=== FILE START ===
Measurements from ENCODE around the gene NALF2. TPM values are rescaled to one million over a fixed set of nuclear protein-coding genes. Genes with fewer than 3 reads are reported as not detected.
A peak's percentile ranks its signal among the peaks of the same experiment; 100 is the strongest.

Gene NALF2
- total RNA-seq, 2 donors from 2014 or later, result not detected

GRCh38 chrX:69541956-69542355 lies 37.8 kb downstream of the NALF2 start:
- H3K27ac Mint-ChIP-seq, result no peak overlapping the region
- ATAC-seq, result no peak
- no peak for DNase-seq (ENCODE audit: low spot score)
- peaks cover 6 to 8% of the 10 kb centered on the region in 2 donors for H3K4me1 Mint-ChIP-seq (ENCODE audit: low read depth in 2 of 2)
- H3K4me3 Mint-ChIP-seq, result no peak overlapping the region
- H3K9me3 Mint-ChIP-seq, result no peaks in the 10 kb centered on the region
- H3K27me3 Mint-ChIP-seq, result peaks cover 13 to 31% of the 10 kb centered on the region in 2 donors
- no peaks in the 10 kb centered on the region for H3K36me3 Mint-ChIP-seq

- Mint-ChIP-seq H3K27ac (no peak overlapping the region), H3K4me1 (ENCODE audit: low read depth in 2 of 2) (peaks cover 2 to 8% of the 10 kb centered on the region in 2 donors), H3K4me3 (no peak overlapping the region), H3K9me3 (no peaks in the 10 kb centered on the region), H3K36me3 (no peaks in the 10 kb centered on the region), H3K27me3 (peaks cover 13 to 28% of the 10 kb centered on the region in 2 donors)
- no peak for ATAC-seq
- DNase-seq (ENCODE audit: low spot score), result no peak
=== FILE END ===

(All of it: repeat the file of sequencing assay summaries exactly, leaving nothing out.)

Measurements from ENCODE around the gene NALF2. TPM values are rescaled to one million over a fixed set of nuclear protein-coding genes. Genes with fewer than 3 reads are reported as not detected.
A peak's percentile ranks its signal among the peaks of the same experiment; 100 is the strongest.

Gene NALF2
- total RNA-seq, 2 donors from 2014 or later, result not detected

GRCh38 chrX:69541956-69542355 lies 37.8 kb downstream of the NALF2 start:
- H3K27ac Mint-ChIP-seq, result no peak overlapping the region
- ATAC-seq, result no peak
- no peak for DNase-seq (ENCODE audit: low spot score)
- peaks cover 6 to 8% of the 10 kb centered on the region in 2 donors for H3K4me1 Mint-ChIP-seq (ENCODE audit: low read depth in 2 of 2)
- H3K4me3 Mint-ChIP-seq, result no peak overlapping the region
- H3K9me3 Mint-ChIP-seq, result no peaks in the 10 kb centered on the region
- H3K27me3 Mint-ChIP-seq, result peaks cover 13 to 31% of the 10 kb centered on the region in 2 donors
- no peaks in the 10 kb centered on the region for H3K36me3 Mint-ChIP-seq

- Mint-ChIP-seq H3K27ac (no peak overlapping the region), H3K4me1 (ENCODE audit: low read depth in 2 of 2) (peaks cover 2 to 8% of the 10 kb centered on the region in 2 donors), H3K4me3 (no peak overlapping the region), H3K9me3 (no peaks in the 10 kb centered on the region), H3K36me3 (no peaks in the 10 kb centered on the region), H3K27me3 (peaks cover 13 to 28% of the 10 kb centered on the region in 2 donors)
- no peak for ATAC-seq
- DNase-seq (ENCODE audit: low spot score), result no peak